Series about gay couples, the mafia, and quirky families, plus comedies galore
The four major networks—ABC, NBC, CBS, and Fox—announced their schedules for the 2012-13 TV season this week, sealing the fates of dearly departed favorites (so long, CSI: Miami), quickly putting struggling freshman series out of their misery (adios, GCB), and saving a handful of beloved shows that were barely skating by (welcome back, Community!). The big news, however, was the unveiling of each network's slate of new shows.
From gay couples to Kevin Bacon, alien neighbors to mob doctors, and everything in between, here's what to expect from the new crop of TV series when you tune in next season:
When Glee, Modern Family, and Community launched in 2009, critics cheered that the notion dominating the later half of the '00s—network comedies are dead—was wrong. The trend continued and then, last year, comedies erupted on TV: New Girl, 2 Broke Girls, Up All Night, Last Man Standing, and close to 10 other new shows debuted, to various success. Next season, sitcoms will be inescapable.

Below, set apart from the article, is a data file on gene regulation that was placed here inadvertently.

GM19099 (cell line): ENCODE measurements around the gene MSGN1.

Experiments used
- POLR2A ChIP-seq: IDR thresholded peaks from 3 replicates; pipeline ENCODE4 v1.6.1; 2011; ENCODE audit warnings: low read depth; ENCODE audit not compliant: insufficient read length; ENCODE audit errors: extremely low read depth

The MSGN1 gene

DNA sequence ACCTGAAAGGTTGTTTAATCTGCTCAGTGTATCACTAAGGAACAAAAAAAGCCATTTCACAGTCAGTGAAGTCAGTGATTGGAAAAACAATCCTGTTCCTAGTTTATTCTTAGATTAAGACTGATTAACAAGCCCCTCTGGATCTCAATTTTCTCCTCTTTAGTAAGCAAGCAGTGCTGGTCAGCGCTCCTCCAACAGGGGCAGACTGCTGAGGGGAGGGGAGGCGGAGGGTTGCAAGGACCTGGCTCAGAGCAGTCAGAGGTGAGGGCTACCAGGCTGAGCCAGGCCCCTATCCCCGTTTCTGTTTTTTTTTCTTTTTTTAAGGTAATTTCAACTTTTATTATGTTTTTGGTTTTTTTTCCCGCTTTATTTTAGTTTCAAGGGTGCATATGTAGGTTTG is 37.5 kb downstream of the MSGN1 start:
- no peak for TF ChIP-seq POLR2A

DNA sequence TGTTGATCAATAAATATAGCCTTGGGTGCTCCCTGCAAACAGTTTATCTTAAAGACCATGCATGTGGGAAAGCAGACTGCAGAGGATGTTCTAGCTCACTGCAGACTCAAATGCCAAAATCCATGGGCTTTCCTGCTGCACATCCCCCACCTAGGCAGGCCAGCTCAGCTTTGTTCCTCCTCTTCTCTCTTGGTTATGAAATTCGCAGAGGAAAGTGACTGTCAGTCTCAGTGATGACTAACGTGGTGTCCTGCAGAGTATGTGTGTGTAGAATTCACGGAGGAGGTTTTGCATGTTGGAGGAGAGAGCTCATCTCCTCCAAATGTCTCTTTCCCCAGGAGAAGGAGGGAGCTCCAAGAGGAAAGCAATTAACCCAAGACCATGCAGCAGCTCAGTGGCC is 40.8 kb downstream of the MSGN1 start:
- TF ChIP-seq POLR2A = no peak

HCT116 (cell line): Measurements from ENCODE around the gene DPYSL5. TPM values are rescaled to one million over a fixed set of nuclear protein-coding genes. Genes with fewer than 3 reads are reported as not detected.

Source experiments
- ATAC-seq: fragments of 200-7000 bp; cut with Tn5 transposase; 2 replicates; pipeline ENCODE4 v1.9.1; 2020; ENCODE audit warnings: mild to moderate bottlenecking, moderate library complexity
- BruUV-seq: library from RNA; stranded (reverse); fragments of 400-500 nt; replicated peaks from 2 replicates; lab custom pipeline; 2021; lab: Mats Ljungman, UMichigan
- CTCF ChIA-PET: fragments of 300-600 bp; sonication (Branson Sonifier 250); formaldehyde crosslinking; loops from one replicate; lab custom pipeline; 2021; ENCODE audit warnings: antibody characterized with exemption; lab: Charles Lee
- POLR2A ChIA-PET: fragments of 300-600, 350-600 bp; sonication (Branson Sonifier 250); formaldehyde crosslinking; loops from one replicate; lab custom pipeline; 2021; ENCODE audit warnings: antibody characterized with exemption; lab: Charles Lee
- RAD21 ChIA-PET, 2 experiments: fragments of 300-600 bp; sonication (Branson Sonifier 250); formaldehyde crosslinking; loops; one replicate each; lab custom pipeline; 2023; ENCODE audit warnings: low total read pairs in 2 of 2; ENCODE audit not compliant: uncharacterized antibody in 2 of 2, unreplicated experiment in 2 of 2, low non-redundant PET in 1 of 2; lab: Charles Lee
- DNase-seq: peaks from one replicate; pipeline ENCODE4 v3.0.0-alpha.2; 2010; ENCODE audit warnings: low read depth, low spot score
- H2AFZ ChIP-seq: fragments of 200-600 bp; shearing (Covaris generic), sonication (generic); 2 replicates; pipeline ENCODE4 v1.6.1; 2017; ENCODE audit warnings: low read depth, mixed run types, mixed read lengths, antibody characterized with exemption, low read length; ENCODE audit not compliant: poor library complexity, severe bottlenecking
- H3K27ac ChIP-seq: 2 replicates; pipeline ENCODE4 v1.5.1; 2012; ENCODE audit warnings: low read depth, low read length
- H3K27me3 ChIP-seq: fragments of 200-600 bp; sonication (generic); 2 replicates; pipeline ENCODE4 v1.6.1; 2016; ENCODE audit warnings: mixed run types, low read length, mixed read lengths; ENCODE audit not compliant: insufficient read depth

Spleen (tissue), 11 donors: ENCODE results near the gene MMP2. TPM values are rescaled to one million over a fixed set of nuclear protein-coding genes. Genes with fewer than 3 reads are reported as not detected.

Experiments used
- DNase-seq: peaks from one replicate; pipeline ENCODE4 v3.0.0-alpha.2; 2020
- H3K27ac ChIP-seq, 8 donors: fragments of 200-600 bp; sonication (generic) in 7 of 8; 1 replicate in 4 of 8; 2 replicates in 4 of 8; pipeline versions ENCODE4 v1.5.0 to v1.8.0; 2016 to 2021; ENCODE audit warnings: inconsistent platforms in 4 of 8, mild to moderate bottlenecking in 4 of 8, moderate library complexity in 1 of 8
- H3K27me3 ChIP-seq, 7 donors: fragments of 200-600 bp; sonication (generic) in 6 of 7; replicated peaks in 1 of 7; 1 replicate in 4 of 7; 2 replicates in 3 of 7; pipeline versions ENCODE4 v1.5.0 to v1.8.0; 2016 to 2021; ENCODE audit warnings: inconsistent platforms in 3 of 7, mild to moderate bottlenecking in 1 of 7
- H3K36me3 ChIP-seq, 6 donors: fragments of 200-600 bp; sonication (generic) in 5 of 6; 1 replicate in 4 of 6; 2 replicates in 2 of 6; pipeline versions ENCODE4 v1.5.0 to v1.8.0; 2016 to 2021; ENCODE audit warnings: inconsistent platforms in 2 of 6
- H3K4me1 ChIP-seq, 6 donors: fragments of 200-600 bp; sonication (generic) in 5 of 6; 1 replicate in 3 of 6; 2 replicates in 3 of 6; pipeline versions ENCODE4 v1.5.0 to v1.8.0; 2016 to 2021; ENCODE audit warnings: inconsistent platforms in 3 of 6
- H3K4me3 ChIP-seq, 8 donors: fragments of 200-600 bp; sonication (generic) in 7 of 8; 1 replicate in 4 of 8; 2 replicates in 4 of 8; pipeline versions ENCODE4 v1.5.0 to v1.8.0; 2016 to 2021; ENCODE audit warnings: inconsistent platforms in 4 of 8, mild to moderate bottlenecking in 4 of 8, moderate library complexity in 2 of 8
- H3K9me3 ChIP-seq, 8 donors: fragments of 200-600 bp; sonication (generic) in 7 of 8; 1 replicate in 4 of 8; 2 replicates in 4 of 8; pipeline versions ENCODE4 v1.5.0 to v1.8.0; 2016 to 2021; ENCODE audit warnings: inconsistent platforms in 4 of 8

There will be 15 new comedies premiering next season, adding to the two dozen that will be returning. The Matthew Perry-led group therapy comedy Go On and Ryan Murphy's new series about a gay couple trying to have a baby, The New Normal, among other new sitcoms, will give NBC four nights with comedy blocks for the first time in over a decade. Hit Fix's Alan Sepinwall aptly describes a "six sitcom pile-up" on Tuesday nights, when NBC's aforementioned new shows will face off against ABC's Happy Endings and Don't Trust the B---- in Apt. 23 as well as Fox's New Girl and buzzy new entry The Mindy Project, from The Office's Mindy Kaling, a strongly-voiced comedy that gives off a distinct "Are You There Vodka, It's Me Zooey Deschanel" vibe. Friday nights will house comedy hours again, with both ABC and NBC housing sitcoms there next season. The return of TGIF?